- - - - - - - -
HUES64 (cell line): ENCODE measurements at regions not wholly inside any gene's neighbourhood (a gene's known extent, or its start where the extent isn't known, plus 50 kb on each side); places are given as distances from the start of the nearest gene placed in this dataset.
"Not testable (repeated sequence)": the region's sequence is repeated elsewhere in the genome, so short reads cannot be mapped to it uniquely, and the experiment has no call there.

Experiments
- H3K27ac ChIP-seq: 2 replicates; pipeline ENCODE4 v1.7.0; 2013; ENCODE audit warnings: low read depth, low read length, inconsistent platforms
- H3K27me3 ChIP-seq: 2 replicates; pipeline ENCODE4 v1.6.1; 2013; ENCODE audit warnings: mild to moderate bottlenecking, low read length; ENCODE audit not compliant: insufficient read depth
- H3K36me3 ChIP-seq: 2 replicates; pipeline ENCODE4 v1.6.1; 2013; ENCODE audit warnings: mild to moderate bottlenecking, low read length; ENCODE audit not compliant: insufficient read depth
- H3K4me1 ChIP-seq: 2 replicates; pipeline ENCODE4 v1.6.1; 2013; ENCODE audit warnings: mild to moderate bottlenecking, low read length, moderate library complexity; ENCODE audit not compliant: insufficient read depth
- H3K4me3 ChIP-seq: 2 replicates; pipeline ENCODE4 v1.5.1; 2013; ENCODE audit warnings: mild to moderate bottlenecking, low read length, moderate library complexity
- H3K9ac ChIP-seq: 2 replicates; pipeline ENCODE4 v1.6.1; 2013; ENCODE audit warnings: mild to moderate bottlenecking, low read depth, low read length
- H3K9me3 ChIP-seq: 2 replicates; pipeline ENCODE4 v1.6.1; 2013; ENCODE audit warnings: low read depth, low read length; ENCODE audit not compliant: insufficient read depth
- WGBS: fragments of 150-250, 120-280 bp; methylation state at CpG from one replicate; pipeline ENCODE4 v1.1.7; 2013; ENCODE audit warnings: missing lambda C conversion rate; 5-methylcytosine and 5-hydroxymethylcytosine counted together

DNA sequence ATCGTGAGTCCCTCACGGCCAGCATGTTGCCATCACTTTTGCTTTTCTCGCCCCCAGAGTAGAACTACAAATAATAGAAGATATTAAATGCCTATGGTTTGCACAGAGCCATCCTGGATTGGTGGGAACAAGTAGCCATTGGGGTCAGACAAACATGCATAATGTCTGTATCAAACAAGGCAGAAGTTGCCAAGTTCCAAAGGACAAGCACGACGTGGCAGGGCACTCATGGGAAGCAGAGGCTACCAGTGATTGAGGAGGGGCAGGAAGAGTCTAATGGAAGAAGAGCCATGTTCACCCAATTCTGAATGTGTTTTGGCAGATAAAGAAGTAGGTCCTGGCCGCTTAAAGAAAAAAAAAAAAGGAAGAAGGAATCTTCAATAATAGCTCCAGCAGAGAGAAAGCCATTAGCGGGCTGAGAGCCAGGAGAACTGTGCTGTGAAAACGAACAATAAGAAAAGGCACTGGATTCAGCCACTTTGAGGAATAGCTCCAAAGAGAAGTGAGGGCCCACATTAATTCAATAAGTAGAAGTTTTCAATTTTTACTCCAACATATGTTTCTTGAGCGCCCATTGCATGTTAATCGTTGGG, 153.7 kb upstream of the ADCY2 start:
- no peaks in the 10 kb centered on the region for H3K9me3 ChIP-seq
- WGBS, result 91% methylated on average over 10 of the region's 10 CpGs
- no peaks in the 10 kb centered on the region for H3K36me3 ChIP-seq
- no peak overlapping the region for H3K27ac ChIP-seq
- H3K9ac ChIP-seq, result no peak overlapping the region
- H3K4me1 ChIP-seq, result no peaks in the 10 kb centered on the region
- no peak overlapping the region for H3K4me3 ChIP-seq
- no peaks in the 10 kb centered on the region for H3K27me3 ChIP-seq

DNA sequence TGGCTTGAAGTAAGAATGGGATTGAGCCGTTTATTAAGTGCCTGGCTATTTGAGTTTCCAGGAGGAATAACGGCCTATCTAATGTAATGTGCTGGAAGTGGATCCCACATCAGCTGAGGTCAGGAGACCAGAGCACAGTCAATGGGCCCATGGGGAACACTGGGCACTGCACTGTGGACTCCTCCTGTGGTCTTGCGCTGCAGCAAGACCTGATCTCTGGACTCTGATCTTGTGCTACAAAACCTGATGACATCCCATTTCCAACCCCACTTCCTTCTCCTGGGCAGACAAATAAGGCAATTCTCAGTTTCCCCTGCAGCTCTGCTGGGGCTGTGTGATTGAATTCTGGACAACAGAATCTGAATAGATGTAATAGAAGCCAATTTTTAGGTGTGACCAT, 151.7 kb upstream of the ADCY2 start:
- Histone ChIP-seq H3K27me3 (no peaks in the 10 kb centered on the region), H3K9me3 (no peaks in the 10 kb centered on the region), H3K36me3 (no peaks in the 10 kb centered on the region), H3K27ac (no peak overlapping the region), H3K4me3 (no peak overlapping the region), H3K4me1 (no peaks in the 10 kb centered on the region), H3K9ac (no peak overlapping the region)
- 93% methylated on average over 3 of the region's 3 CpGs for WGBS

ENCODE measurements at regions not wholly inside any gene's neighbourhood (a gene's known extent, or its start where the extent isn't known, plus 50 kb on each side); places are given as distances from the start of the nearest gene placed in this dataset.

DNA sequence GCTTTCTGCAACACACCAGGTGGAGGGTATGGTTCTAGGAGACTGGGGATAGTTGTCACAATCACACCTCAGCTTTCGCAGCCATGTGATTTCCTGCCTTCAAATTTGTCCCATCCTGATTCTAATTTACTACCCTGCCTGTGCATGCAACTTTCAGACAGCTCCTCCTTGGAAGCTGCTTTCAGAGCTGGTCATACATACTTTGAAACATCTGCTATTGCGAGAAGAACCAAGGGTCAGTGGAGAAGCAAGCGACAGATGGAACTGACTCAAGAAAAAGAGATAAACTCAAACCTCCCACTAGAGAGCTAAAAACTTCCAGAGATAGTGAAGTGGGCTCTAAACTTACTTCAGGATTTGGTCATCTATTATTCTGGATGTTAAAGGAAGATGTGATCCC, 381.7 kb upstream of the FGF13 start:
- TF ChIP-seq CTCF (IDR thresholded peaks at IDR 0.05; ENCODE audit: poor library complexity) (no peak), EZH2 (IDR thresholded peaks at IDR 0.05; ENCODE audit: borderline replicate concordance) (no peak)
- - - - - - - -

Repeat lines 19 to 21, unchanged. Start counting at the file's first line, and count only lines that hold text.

- no peak overlapping the region for H3K4me3 ChIP-seq
- no peaks in the 10 kb centered on the region for H3K27me3 ChIP-seq

DNA sequence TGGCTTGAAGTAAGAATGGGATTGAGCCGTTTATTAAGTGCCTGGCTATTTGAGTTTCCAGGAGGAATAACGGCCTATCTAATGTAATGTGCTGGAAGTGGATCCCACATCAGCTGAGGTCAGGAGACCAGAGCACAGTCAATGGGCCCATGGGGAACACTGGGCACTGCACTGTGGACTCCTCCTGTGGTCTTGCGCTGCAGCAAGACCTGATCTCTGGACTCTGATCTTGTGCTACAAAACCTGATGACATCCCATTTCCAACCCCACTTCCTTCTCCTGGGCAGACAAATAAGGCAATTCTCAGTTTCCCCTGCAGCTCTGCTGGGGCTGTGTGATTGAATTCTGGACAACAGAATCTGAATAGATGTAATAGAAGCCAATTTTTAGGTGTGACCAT, 151.7 kb upstream of the ADCY2 start: